Petar Simović, Architect and General Manager and
Marija Simović, Architect and Technical Director, Architectural and Engineering Studio Aris d.o.o. Kragujevac

Ready For The Most Complex Projects

ARIS is a relatively young bureau that was founded in 2016 as a partnership between engineers who had already worked together for many years. The studio is successfully engaged in design, supervision, project management and consulting in the field of construction

We have correctly and at the right time dimensioned and structured a company that can respond to such challenging and complex project demands. There are above all large complexes in Kragujevac for clients like Tesla Palace, Euro Motus Real Estate, Delta Real Estate, JDM Real Estate – says the Simović tandem.

How did you profile yourself in the industry and how did the development of your design office go?

Petar: The idea of ARIS from the start was to position it as a reliable partner for design and all the other activities in design and engineering in Kragujevac and beyond. We recognised a lack of local quality service, while Kragujevac has experienced a kind of expansion and development in the last ten years, so it was logical to focus on narrow specialisation.

You have a brilliant team of experienced professionals that you have been working with for years? Without their expertise, understanding and complementarity, you wouldn’t be so successful?

Marija: That’s true and we saw the first five years of the company’s development as a period to profile our services, so we specialised ARIS as a bureau that provides quality service in architectural and construction design, with permanent, high quality external associates necessary to complete the documentation so we can provide a complete service.

It is important to understand all the specifics of the different phases of a project so that the final product is satisfying to both clients and ourselves as designers

We have invested a lot of time and effort in mastering and forming knowhow, especially for coordinating projects on a small scale through large and varied typologies. So it is very important to understand all the specifics of the different phases of a project so that the final product is satisfying to both the client and ourselves as designers.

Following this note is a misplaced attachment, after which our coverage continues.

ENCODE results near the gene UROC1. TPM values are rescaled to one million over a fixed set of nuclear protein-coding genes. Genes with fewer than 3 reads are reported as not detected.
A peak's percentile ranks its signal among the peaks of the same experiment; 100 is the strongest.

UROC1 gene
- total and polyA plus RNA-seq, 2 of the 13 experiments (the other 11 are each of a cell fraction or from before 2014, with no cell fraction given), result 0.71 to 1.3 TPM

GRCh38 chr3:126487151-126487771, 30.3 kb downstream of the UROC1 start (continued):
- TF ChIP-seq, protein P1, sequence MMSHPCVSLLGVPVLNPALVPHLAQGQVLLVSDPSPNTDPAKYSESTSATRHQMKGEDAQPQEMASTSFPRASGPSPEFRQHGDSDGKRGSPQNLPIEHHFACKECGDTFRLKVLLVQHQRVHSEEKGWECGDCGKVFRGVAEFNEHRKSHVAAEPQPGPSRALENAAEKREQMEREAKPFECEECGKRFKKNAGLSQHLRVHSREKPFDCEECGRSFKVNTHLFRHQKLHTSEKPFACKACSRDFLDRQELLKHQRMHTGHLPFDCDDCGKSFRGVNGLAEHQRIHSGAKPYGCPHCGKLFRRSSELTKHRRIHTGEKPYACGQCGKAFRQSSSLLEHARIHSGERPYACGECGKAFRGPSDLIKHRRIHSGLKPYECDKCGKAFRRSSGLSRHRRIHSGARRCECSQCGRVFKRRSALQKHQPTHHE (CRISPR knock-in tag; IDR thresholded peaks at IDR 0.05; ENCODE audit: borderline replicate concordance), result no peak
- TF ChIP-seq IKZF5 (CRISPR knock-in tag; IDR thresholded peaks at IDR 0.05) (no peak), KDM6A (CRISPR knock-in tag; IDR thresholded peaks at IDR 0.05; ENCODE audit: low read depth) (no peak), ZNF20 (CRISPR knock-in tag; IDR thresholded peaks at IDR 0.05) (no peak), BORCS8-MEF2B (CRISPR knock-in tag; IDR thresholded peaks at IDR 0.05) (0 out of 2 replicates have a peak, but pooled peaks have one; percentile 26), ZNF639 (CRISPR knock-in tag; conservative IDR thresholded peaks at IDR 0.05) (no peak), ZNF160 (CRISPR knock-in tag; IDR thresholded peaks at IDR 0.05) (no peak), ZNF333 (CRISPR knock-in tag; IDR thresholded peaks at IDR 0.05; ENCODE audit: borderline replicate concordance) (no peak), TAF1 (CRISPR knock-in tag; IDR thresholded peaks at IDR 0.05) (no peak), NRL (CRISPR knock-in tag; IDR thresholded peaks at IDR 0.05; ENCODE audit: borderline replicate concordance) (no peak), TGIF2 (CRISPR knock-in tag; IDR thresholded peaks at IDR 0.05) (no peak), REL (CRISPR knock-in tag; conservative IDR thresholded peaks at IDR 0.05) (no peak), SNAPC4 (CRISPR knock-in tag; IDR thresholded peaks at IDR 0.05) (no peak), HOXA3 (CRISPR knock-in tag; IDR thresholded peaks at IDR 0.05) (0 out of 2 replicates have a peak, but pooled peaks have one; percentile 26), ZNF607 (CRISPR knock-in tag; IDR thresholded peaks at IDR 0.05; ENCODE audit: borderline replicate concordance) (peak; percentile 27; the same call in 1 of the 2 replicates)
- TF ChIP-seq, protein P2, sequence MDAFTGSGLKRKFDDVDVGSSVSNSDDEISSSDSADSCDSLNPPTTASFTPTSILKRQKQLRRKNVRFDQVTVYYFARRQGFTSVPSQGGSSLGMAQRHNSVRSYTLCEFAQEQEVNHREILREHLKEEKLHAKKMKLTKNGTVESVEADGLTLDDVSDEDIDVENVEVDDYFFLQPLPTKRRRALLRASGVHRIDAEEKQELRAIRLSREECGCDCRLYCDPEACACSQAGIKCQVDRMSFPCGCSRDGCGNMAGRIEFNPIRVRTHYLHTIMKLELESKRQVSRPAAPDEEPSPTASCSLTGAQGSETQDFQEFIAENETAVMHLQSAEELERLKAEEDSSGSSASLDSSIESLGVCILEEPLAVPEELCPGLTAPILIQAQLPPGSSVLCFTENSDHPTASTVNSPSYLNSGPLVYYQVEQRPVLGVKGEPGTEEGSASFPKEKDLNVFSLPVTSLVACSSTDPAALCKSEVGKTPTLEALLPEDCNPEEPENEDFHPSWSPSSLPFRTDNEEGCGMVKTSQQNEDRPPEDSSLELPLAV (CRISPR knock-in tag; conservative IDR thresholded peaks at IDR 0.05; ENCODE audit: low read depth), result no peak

Serbia is seeing building more than ever before, which has its downsides – the chaos of lay and ad hoc architecture. Can this be stopped?

Marija: We think that the regulations that are on their way to be integrated with the EU’s have almost stopped lay architecture. People became aware that permission was needed to build something, so a culture of hiring an architect was established so that at least the bureaucratic part would be respected. In that sense, it has already been taken care of to some extent, but that is the only thing that is right.

And ad hoc architecture, if we define it as something that is designed quickly and without too much attention to the importance that architecture can have for users and the immediate and wider environment, it is present and is initiated by the speed required to spend certain funds or carry out intentions. The only way to stop this is through education, not only education in terms of knowing the importance that architecture can have in everyday life, but also in economic, environmental and social terms, in order to see the benefits of careful planning.

Has the fact that investors have been asking and deciding about everything for the last 20 years done enormous damage? Is Kragujevac one of those cities?